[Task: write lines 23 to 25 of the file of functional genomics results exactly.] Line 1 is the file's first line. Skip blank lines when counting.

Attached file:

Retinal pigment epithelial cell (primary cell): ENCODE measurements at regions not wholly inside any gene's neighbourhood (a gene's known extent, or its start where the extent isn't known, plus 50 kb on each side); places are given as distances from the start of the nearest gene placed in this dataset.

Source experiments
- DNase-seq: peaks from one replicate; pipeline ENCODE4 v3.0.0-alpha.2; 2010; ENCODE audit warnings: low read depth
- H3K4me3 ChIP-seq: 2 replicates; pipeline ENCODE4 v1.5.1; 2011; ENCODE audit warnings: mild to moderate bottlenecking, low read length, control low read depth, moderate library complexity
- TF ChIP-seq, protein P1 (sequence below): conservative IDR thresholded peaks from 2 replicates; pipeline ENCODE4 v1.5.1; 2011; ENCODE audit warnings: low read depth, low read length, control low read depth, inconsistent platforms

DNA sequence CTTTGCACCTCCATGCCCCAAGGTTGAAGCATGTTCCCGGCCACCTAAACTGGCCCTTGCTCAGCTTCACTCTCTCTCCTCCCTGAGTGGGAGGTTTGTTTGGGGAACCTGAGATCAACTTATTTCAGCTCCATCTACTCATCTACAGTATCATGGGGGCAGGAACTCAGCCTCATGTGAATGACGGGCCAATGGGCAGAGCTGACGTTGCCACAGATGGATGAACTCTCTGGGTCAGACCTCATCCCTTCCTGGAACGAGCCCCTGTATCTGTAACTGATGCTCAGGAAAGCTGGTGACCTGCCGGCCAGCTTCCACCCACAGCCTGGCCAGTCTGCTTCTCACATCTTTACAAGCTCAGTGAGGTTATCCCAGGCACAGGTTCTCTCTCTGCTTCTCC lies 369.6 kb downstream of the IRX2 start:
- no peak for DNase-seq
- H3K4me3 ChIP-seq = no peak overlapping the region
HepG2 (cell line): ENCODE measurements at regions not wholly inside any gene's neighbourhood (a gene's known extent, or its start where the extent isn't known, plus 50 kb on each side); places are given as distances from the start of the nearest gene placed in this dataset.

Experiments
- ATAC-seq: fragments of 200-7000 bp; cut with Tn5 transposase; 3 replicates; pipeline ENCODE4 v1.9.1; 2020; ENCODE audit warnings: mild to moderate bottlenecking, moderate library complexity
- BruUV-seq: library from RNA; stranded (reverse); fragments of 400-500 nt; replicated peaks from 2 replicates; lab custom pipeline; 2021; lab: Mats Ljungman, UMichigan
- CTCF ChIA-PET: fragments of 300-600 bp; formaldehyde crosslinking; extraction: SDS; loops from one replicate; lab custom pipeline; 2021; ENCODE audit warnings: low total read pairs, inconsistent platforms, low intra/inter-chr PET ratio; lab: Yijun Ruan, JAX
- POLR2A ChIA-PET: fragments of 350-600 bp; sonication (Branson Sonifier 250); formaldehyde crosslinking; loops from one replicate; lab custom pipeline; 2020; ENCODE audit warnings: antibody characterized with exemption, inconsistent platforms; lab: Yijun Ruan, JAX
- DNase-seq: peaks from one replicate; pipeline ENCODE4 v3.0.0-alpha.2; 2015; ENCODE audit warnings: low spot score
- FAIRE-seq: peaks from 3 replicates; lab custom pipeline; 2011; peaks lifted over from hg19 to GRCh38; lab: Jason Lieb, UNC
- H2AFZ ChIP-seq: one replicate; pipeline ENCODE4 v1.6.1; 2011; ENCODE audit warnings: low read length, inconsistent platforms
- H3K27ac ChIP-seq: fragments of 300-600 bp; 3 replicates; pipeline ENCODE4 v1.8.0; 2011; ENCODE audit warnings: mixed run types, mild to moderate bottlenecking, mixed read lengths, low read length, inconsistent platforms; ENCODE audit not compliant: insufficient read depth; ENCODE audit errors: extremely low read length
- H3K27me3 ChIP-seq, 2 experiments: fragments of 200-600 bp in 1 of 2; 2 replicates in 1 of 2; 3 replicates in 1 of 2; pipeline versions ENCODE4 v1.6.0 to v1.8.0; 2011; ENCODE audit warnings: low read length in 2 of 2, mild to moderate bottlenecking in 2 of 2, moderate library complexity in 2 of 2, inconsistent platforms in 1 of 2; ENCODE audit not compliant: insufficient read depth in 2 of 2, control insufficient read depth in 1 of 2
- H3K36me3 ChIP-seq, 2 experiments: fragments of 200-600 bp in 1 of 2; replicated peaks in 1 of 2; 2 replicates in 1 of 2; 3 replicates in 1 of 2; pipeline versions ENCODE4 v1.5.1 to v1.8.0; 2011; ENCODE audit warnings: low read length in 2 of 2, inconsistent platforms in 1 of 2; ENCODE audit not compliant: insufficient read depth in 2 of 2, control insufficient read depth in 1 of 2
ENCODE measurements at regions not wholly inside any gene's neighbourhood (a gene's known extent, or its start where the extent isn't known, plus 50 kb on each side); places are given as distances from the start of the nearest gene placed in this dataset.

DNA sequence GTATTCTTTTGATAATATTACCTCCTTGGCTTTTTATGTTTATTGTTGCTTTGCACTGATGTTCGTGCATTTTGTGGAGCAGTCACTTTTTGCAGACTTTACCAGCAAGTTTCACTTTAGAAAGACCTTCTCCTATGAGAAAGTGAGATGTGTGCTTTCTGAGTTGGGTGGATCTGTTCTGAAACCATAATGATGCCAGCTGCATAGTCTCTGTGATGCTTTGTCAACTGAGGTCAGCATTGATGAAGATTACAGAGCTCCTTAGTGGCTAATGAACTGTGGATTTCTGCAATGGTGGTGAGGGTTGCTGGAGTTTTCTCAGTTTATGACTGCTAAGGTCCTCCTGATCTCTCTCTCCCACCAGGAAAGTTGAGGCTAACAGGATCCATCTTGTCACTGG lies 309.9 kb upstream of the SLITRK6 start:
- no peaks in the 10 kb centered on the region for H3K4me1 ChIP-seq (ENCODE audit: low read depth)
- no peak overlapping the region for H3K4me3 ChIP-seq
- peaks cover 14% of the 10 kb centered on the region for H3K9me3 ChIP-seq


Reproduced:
- no peaks in the 10 kb centered on the region for H3K4me1 ChIP-seq (ENCODE audit: low read depth)
- no peak overlapping the region for H3K4me3 ChIP-seq
- peaks cover 14% of the 10 kb centered on the region for H3K9me3 ChIP-seq